Jing Wang is professor of Chinese Cultural Studies at the Massachusetts Institute of Technology. Her first book was an erudite study of the lore of stones in Chinese culture as reflected in traditional works of fiction such as the great 18th-century novel Dream of the Red Chamber. She has also written on avant-garde fiction, on film and on popular culture in contemporary China. A study of advertising in China might seem a sharp departure from this already varied record, but in fact in Brand New China Wang uses the methodology and perspectives of cultural analysis to produce a detailed study of branding and advertising in China.
The Chinese love of colour, traditional cultural themes, calligraphy and wordplay all contributed to the development of a rich and attractive commercial and advertising art that flourished in China in the first half of the 20th century. In Maoist China, although people might retain a preference for a particular cigarette or regard the Shanghai Forever as a superior bicycle to the Tianjin Flying Pigeon, on the whole in that non-consumerist society, branding and advertising underwent a sharp decline. Creative energy migrated to other forms of artistic production. Political posters, for example, owed much in design, graphics and even themes to the advertising posters of earlier decades.
China's move to a market economy and its integration into the global market system was accompanied by a huge resurgence of advertising. The number of agencies in 2005 was an astounding 84,2. Most of these are local Chinese companies, but influential international names such as Saatchi and Saatchi and Ogilvy are well established in major Chinese cities.
Unsurprisingly, as Wang's fieldwork reveals, American branding theories and models have been very influential but an understanding of Chinese cultural references and associations remains absolutely necessary for effective campaigns. International brands have to learn to "go local". Nike made a mistake in releasing its "Chamber of Fear" commercial in China; its disrespectful portrayal of Chinese kung fu masters caused such offence that it was dropped.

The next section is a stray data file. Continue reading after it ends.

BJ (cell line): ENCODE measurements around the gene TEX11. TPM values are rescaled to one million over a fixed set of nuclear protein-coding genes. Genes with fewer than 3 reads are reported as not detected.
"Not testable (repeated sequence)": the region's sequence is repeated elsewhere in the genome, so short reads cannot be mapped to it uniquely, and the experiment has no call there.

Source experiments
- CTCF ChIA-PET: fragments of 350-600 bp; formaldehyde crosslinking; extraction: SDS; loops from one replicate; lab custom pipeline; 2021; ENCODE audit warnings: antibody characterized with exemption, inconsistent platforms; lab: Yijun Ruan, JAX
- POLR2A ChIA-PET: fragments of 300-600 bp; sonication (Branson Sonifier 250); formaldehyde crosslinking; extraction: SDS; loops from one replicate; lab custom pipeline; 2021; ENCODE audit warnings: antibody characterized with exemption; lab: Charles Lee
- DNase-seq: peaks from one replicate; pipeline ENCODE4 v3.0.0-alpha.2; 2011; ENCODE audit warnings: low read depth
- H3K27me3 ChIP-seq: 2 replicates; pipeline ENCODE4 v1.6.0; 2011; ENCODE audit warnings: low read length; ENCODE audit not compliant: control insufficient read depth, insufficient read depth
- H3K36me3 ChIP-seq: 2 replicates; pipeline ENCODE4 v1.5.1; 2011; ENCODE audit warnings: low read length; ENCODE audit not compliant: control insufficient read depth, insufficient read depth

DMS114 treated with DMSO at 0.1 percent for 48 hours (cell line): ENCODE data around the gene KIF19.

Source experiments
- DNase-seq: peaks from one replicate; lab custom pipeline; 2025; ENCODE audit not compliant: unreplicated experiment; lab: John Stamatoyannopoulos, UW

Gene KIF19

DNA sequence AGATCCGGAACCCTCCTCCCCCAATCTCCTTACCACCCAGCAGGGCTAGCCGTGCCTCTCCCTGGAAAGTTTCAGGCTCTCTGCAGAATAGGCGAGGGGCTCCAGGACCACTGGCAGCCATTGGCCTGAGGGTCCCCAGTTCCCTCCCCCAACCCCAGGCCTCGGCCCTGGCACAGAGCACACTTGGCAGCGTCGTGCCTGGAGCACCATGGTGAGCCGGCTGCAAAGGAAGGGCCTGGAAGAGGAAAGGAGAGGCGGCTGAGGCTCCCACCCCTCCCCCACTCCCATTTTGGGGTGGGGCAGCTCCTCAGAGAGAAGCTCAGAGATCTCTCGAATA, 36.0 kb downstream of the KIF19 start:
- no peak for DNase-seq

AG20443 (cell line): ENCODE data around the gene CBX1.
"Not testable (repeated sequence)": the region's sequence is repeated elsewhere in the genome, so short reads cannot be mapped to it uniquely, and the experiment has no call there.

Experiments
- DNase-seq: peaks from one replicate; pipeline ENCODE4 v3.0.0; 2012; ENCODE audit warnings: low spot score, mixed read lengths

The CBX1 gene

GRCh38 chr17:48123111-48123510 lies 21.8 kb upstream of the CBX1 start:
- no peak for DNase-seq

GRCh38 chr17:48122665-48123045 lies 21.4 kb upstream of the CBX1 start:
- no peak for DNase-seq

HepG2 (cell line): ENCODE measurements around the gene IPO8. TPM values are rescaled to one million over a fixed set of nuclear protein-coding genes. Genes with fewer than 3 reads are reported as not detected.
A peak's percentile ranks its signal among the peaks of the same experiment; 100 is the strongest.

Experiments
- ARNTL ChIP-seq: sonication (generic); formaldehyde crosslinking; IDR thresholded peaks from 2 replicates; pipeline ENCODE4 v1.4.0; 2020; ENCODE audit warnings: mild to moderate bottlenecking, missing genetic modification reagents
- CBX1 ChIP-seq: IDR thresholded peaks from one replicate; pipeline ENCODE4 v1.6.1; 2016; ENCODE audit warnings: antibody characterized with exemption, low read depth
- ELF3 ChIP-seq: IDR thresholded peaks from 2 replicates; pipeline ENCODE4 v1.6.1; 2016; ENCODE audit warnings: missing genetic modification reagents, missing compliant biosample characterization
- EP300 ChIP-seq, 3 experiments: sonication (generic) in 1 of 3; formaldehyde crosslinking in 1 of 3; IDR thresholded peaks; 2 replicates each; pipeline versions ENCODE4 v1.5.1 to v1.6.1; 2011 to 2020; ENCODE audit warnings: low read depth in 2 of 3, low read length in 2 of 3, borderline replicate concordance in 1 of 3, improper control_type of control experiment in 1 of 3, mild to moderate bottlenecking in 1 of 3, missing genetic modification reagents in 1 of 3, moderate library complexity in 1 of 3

In general, however, with the help of local partners or employees, multinationals have quickly became adept at exploiting the vernacular in image and language. Wang offers many examples of the adman's ingenuity in the use of local content.
Another problem for multinationals is consumer nationalism. While an obviously foreign brand may be attractive to some consumers and its products thought to be better made, more reliable or more elegant than local equivalents, other consumers wish to "buy Chinese". Wang shows that multinationals have used joint venture partnerships or careful branding and positioning to give Chinese consumers the impression that some of their products are "own brands".
Of course a market as large and varied as that of China cannot be considered as a single entity. Advertisers must think about geographic, demographic and class segmentation before they position the brand and product. Low-end mobile phones, marketed to rural users as robust and simple to use, would not be acceptable to premium users such as the Shanghai yuppies who want the latest designs and are happy to upgrade regularly.
Wang's attitude to contemporary advertising culture is upbeat. The social consequences of building an acquisitive society and the impact of converting Chinese consumers to throwaway habits do not lie within her remit. She writes of China as "struggling not to become a mirror image of the United States" but on the whole sees the introduction of Western marketing techniques as providing opportunities for cross-fertilisation. I take the more pessimistic view that globalisation has initiated a homogenising process in Chinese commercial art, facilitating the introduction of twee pop images and icons and producing visuals that, while sometimes adapted to the local market, lack roots in traditional craftsmanship and aesthetics.
Wang's rigorous academic study would have been enlivened and given more appeal by a wide selection of colour reproductions of advertisements. In fact, presumably due to constraints of cost, it contains only a few black-and-white illustrations. However, the book is original, well researched and based on a wide-ranging appreciation of both popular and literary Chinese culture. It will be of interest to serious students and practitioners of marketing in China.
Brand New China: Advertising, Media and Commercial Culture
By Jing Wang
Harvard University Press
Published 28 February 2008